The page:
Thursday, October 29, 2009

From Arkansas Online: 'Landfill privatization on radar'

James Valley sent you this:

Landfill privatization on radar
LR mayor looks at getting operator for dump to cut costs
By Kristin Netterstrom

LITTLE ROCK — Little Rock Mayor Mark Stodola wants to see who's interested in operating the city landfill, saying a private operator could generate more trash, and more income, while saving the city on employee and equipment costs.
Stodola said the amount of trash buried at the Ironton Cutoff Road landfill hasn't increased as much as he'd hoped in the year since a consultant said the landfill was underutilized.
The landfill is on track to take in a few thousand fewer tons of household trash this year than the 106,942 tons dumped in 2008, although the city's construction waste has picked up, bringing in 22,020 tons last year.
"I think it's appropriate to explore the issue," Stodola said, adding that the city won't know what kind of income it could make from privatization without seeking bids. "You don't know unless you do it."
Stodola expects Little Rock to issue a request for proposals by the end of the year to gather responses from private operators. Ideally, he said, residential garbage rates wouldn't rise and city employees would still collect trash.
City officials met with consultants from R.W. Beck on Wednesday to discuss what to put in the bid request. The landfill has more than $14 million in debt, making the bid request more complicated than a simple lease, City Manager Bruce Moore said. It's possible private operators may be willing to pay some of the debt or the city might be wholly responsible, he said.
Last year, R.W. Beck stopped short of making any recommendations to lease or sell the landfill and said in the study that the city should spend the next two years implementing suggestions for improvements and figure out whether the landfill should make money for the city.
The study concluded that the 16-year-old landfill is a valuable asset for the city. The landfill has enough space to bury trash until 2074 and could easily double its daily intake, consultants found.
Since the study, the city cut seven positions at the landfill and reduced the space used to bury trash - cost-saving measures the study recommended.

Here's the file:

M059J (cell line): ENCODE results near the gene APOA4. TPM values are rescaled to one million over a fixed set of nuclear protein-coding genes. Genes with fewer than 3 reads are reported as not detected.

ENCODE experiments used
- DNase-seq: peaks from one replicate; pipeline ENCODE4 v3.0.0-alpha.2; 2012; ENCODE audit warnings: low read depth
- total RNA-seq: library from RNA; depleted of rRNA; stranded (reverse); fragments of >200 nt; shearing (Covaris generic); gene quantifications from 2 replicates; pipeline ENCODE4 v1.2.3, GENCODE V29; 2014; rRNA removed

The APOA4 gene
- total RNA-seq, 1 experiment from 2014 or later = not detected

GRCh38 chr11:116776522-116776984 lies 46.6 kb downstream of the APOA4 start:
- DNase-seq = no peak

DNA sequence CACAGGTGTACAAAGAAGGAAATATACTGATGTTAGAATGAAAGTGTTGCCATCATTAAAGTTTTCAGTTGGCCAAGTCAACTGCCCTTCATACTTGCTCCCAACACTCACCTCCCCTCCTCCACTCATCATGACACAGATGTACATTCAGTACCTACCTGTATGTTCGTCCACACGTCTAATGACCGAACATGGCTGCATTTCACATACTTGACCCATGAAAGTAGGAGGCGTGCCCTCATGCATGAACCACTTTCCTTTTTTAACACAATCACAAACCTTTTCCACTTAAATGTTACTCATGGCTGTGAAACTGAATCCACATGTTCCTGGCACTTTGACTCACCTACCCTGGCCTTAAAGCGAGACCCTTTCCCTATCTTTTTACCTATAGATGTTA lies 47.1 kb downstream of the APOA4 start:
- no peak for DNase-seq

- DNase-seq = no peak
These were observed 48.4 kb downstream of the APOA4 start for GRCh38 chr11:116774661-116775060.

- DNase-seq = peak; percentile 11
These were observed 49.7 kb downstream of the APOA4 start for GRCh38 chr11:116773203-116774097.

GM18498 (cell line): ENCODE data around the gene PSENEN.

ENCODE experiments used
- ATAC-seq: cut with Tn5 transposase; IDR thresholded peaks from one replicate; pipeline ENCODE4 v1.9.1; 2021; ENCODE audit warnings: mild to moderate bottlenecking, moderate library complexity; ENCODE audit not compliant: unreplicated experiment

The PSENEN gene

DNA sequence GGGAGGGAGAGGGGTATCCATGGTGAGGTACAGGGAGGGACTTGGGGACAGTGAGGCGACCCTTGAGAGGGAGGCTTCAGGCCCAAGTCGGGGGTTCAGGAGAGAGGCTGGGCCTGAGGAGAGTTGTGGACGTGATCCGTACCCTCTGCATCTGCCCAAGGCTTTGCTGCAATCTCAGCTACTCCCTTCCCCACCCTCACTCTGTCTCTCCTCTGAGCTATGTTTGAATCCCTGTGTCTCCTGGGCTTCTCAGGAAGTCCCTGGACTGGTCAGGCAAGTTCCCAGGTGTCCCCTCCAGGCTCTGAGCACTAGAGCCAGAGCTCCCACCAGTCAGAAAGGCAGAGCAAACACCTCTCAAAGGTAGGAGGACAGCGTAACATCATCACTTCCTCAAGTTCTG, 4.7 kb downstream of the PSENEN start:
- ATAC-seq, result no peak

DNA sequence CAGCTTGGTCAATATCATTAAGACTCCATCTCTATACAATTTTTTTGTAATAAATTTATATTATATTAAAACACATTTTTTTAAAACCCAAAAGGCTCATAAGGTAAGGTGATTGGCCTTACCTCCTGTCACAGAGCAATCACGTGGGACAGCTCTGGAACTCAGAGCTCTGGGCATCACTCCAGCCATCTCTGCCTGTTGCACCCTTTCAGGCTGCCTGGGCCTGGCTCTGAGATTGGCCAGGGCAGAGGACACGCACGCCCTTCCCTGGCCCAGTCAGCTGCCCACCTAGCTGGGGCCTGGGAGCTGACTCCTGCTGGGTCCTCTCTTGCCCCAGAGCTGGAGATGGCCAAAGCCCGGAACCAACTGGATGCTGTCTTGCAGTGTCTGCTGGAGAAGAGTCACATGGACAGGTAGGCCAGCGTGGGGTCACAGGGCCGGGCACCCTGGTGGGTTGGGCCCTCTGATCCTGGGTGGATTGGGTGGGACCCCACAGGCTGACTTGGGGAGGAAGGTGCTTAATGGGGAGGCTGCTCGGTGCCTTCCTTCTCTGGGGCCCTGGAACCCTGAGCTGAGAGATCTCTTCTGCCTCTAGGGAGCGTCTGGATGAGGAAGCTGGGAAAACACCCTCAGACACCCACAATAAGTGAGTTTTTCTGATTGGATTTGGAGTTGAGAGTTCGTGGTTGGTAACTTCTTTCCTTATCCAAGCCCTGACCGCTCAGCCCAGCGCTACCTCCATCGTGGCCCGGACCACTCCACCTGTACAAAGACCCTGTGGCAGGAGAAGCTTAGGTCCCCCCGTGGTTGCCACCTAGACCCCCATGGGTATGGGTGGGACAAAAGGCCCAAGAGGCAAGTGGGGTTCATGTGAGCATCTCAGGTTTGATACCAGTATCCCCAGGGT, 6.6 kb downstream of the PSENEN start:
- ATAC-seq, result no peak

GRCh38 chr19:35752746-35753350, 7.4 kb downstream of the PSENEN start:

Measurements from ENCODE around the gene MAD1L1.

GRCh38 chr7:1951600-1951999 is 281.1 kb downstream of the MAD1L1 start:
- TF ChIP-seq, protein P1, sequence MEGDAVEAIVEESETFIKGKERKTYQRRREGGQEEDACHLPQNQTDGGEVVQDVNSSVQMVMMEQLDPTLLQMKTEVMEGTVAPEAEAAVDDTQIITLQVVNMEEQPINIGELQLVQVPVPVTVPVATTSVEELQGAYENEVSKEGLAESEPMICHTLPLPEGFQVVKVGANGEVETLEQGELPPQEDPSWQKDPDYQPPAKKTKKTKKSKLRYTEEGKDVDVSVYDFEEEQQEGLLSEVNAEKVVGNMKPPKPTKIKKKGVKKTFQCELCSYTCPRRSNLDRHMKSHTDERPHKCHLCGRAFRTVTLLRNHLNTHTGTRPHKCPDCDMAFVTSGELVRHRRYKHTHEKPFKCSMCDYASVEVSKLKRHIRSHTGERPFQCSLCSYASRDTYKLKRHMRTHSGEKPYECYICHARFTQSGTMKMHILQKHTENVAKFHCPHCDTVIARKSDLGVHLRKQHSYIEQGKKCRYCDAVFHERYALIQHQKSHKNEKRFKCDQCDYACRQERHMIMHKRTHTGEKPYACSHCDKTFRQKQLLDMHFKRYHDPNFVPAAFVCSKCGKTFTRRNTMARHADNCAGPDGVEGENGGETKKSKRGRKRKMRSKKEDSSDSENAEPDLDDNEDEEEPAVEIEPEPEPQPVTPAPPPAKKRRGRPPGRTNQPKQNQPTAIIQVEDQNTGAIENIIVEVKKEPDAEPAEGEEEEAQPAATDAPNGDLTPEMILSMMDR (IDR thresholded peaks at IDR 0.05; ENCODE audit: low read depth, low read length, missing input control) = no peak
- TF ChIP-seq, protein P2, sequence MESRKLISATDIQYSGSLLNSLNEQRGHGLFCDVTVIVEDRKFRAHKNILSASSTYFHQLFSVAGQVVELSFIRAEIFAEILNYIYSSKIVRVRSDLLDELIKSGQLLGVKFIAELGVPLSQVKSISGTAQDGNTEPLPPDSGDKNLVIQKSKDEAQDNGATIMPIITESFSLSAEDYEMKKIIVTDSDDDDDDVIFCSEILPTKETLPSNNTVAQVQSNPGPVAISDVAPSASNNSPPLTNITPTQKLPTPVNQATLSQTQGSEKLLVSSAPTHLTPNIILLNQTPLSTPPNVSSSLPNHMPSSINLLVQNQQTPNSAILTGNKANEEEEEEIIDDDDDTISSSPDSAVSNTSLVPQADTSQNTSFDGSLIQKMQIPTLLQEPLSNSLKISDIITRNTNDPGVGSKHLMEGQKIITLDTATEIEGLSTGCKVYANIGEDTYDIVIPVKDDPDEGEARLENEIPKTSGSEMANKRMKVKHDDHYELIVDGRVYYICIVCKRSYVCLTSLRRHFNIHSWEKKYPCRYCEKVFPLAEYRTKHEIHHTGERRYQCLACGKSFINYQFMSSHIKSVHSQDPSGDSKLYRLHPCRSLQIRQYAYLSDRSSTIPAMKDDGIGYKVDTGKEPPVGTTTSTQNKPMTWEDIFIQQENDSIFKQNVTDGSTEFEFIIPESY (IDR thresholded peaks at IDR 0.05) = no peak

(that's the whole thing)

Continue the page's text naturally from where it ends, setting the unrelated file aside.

The city has also looked for more sources of trash, but Warren Atkins, who is in charge of the city's solid-waste division, said it's difficult because most of the large trash haulers also own their own landfills. Most of the waste going into the city landfill is from residential trash pickup from Little Rock homes.
The only other city landfill in southwest Little Rock, operated by BFI Waste Systems of Arkansas, is scheduled to close in May 2010. Waste Management operates its own landfill in Jacksonville.
Consultants reported that private trash haulers were interested in taking over the city landfill. But selling definitely isn't an option, Stodola and Moore said this week.
The 2008 study reported that the landfill's roughly $14.5 million debt made the cost of service high compared with similar operations in other cities. The landfill costs Little Rock about $2.7 million a year to operate when debt payments aren't included. The city's annual debt payments weren't immediately available Wednesday.
Handling 1 ton of garbage costs the city $49.46. If the landfill didn't have debt from past expansions, the cost would be $26.11 per ton. Little Rock charges waste haulers $30 per ton to drop off garbage. The difference is made up through trash bills residents pay.
After proposals are received, possibly next year, the final decision will be up to city directors, several of whom said they haven't had any discussions with the mayor about the landfill's future.
"I'm very interested in knowing what they're talking about and why they're doing it," City Director Joan Adcock said.
Adcock and City Director Brad Cazort remember when the city partially privatized trash pickup and how unhappy residents were. The city later took over all trash pickup.
"There are more issues than just saving money," Cazort said. But he's not opposed to privatization.

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